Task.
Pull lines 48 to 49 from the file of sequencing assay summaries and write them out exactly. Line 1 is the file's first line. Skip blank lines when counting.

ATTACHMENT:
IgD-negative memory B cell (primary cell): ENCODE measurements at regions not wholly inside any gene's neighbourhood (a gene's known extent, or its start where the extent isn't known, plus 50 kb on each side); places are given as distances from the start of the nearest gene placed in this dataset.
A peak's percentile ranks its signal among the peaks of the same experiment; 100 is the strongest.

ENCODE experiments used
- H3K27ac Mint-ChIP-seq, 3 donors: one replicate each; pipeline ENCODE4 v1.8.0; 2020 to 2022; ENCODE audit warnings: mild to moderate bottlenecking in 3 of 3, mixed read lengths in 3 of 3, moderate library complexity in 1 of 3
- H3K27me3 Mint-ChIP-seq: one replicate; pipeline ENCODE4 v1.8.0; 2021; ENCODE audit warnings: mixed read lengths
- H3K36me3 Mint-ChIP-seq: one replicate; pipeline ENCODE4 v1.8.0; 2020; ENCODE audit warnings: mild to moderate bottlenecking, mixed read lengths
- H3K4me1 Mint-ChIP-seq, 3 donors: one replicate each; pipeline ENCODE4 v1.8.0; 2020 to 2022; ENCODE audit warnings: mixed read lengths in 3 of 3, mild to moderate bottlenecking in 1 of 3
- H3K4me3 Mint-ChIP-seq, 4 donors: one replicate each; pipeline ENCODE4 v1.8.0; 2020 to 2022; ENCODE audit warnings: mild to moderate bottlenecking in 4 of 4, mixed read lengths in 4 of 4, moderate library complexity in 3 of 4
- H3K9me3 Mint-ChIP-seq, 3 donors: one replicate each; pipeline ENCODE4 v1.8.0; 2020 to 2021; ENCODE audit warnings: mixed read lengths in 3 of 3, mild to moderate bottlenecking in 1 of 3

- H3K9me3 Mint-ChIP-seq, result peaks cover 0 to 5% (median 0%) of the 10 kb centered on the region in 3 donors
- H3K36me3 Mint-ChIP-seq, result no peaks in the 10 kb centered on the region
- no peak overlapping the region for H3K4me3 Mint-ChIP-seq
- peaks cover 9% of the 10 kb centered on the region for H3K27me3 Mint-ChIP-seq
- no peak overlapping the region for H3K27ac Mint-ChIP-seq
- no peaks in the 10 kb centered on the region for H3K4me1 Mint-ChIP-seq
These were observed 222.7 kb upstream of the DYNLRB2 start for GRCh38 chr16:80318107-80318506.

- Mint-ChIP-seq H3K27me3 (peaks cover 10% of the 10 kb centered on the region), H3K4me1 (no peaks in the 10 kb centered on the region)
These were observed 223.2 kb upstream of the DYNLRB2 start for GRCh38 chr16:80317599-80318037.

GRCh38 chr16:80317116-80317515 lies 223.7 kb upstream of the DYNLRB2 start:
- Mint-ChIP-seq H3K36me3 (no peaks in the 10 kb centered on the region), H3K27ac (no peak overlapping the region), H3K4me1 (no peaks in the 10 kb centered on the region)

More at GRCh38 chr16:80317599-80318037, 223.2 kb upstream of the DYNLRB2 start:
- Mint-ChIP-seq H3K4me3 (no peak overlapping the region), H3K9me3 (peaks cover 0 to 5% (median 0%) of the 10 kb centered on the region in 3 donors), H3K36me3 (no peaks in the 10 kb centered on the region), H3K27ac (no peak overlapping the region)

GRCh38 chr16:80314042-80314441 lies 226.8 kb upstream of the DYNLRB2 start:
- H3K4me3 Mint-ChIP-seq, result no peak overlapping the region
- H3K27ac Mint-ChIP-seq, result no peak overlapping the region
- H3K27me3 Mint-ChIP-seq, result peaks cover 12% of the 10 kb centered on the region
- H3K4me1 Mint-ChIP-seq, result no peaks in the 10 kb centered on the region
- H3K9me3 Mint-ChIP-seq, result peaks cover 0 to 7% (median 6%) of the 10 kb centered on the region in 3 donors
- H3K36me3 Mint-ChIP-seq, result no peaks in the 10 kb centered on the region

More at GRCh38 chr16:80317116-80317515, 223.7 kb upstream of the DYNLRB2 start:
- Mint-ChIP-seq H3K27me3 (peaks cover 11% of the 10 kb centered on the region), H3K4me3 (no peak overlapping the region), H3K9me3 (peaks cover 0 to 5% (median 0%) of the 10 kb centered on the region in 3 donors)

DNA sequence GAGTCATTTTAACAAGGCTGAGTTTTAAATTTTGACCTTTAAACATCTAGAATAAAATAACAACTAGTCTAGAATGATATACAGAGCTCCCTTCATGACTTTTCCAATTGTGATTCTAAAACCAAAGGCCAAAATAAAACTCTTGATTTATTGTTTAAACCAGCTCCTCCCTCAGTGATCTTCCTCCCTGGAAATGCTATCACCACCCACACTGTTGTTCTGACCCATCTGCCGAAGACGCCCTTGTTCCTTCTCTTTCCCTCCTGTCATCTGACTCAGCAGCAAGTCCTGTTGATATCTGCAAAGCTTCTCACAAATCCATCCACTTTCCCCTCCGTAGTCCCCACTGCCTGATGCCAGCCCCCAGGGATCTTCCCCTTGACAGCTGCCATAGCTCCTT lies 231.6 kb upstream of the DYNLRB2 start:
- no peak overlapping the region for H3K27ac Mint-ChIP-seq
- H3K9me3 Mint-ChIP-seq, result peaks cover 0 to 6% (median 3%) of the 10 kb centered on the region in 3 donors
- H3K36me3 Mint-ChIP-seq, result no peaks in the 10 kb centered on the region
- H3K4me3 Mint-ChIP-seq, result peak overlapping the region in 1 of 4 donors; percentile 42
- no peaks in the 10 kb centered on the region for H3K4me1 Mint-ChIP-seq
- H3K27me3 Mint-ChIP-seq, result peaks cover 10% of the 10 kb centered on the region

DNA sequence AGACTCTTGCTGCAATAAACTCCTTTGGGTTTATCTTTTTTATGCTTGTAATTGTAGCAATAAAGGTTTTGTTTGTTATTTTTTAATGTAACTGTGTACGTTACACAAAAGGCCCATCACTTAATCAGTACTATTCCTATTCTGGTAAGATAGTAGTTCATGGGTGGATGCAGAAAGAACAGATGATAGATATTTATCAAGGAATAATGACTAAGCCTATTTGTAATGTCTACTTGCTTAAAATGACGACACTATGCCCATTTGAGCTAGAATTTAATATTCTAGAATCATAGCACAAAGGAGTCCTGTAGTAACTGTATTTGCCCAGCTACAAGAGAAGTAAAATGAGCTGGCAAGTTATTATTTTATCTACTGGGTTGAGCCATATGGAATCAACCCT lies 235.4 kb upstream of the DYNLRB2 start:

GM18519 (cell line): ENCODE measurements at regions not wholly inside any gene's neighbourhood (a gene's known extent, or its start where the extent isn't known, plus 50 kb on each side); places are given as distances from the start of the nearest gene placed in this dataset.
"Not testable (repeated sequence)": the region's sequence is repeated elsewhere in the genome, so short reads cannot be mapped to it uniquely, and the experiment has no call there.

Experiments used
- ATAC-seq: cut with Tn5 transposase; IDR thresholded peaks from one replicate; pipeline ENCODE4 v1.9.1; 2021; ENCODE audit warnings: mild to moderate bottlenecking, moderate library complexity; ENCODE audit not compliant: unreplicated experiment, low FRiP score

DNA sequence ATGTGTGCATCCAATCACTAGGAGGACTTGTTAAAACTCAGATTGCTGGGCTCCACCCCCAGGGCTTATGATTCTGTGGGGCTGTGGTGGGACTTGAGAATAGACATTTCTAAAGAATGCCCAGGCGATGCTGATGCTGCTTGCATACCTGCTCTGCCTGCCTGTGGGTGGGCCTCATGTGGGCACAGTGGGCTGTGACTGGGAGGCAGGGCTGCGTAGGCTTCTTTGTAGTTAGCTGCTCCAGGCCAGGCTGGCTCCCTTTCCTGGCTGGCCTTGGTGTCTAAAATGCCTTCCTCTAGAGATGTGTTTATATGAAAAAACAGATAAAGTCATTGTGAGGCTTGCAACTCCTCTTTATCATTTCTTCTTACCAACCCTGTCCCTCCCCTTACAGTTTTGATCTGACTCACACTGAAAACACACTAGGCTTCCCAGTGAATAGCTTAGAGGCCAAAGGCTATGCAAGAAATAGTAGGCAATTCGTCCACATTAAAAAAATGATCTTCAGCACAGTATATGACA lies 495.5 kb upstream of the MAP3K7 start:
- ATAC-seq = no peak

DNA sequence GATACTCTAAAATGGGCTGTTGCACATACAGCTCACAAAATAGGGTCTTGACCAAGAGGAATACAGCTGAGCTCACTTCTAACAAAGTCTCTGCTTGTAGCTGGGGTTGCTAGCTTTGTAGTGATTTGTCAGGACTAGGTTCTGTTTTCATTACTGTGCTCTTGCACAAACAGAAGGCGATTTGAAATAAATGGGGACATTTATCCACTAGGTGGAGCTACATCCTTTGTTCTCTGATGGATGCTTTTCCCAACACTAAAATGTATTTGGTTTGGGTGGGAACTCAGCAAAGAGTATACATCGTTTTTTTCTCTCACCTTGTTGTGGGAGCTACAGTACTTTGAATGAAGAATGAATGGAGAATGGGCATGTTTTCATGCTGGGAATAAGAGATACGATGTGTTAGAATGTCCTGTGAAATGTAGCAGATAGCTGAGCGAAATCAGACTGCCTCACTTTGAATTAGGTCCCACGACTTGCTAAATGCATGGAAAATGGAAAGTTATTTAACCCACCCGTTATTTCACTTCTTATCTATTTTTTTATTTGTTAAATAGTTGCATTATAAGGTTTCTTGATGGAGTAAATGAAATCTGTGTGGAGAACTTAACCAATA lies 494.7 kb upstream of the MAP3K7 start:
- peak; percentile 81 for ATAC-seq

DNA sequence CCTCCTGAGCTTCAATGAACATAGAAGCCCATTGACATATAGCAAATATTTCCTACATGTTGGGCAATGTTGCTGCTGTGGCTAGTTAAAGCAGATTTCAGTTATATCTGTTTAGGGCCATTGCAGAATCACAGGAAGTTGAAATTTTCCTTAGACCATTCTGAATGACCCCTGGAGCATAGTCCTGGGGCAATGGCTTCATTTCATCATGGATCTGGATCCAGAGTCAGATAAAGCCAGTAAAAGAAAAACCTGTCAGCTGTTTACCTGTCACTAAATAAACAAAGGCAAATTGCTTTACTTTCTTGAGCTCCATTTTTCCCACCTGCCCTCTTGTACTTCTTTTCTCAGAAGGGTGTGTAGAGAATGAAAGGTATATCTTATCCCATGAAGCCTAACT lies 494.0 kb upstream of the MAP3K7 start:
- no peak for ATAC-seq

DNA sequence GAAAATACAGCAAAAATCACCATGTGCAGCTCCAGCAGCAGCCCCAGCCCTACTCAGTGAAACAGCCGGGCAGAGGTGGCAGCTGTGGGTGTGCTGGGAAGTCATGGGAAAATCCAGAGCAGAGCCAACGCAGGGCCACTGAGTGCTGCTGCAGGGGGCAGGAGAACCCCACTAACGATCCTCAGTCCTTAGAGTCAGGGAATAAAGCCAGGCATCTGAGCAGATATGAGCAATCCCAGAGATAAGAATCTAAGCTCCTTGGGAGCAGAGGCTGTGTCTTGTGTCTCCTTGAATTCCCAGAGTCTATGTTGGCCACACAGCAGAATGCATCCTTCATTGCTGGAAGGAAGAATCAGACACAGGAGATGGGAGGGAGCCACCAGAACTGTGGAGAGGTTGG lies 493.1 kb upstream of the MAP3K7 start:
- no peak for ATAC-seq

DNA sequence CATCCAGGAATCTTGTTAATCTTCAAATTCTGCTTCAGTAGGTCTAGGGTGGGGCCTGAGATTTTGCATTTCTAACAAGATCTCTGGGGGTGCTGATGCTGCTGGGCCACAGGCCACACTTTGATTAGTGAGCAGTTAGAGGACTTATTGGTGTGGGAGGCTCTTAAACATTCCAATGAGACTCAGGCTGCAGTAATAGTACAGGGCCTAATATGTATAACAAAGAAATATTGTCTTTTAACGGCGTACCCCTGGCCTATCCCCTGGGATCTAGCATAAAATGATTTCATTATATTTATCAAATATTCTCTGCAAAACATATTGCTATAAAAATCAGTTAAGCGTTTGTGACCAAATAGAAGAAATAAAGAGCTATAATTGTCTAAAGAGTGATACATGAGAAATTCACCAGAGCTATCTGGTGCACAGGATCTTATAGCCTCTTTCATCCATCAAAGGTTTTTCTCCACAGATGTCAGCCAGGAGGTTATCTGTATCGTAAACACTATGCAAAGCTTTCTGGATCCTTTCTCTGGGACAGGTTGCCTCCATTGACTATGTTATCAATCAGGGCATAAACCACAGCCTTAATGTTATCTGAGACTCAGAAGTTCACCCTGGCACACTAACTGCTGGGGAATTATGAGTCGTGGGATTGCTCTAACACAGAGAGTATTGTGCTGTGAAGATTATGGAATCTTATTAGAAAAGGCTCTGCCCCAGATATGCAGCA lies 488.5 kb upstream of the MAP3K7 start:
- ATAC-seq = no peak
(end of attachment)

DNA sequence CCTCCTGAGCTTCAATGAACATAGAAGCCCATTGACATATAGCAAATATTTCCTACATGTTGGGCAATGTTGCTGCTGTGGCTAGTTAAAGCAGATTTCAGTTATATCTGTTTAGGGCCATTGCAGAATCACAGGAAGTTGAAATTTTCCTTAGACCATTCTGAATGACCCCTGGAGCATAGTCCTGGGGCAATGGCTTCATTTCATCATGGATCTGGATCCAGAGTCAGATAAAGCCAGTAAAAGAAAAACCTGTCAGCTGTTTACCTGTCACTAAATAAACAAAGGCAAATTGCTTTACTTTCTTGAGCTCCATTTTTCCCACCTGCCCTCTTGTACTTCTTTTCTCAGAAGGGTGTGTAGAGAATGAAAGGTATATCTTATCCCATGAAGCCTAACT lies 494.0 kb upstream of the MAP3K7 start:
- no peak for ATAC-seq